Slowly I progressed to solid food, reveling in the forgotten sensation of taste. And strength began returning to my legs. One day David walked in from work to find me sitting on the couch. He looked from me to the empty wheelchair where he’d placed me that morning. “How . . ? Who . . . ?


Eating. Walking. Driving a car. Coming off morphine. Addition after addition to my inventory of health. As my healing has progressed, more “problem” children have been entrusted to us: Autistic. Retarded. Deaf. The evaluations that accompany each child are accurate, just not important. Unique, lovable, brave – there is so much more to say about these children. I have discovered, you see, that it’s not what’s wrong with us that counts, but what’s right.


That’s what I told the neurologist recently when he showed me the results of my latest tests. “I don’t understand it,” he said. “I see nothing but health here.” “I know,” I told him. “I’ve seen nothing but health too, for a long, long time.”


Started .25 mg. clonazapam Oct. 2016

Started 10 mg. Celexa Dec. 2016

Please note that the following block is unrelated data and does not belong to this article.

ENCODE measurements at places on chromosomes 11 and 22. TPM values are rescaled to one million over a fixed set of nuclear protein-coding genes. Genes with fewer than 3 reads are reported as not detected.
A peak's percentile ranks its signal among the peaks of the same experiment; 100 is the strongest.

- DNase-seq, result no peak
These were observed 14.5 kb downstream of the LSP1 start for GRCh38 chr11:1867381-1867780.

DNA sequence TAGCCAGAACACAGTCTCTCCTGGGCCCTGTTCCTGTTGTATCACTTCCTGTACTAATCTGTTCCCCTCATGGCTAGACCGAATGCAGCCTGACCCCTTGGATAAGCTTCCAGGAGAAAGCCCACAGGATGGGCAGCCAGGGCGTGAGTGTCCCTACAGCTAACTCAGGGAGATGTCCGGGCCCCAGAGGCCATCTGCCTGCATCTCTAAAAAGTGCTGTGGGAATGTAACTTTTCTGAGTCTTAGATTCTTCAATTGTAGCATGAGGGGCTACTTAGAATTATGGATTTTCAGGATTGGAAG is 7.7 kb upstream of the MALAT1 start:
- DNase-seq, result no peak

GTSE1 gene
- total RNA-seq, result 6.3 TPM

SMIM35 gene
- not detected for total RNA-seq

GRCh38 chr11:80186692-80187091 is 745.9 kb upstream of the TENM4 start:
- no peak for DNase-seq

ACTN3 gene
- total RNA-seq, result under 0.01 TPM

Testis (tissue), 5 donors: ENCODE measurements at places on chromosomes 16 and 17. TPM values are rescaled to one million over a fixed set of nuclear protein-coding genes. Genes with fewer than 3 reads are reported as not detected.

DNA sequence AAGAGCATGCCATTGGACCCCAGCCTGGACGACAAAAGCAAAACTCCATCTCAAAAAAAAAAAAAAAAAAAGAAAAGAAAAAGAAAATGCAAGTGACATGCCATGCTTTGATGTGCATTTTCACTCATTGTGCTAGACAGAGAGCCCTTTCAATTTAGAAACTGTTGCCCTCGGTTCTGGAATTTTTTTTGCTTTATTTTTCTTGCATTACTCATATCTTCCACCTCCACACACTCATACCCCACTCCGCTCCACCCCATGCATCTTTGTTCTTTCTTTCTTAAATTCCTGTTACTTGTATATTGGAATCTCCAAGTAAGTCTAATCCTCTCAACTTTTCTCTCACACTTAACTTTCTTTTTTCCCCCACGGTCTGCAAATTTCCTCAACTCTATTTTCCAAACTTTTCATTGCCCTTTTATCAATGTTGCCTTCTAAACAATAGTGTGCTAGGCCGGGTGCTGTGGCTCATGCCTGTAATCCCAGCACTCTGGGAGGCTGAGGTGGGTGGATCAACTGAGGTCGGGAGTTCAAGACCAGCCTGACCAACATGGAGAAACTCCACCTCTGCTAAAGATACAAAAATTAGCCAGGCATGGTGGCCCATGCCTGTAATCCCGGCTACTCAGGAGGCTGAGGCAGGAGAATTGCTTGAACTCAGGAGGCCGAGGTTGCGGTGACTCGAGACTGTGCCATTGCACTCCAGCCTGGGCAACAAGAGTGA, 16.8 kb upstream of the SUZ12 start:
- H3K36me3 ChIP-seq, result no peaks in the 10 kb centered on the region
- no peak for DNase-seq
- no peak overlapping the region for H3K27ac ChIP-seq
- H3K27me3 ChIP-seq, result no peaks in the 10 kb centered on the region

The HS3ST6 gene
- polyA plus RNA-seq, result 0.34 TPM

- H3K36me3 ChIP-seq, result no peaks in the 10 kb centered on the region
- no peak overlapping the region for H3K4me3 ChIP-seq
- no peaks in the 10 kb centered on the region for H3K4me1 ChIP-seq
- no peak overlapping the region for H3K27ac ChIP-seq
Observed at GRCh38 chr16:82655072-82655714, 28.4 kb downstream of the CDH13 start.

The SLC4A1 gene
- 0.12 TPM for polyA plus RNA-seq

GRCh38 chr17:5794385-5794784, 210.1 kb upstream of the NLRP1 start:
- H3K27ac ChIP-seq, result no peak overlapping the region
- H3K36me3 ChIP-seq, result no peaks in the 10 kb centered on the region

Started 10 mg. amitriptyline January 2017

Also took 60 mg. Dexilant Oct. 2016 through April 2017, successfully tapered off

Stopped Celexa successfully Oct. 2017

Fast taper of amitriptyline Dec. 2017, had major WD symptoms and reinstated at 10 mg. Jan. 2018

Slow amitryptyline taper started Mar. 2019, reduced from 10 mg. to 2.6 mg. currently

Also still taking .25 mg. clonazapam daily in late evening

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This was very moving thank you for sharing it.

I am not a medical professional and nothing I say is a medical opinion or meant to be medical advice, please seek a competent and trusted medical professional to consult for all medical decisions.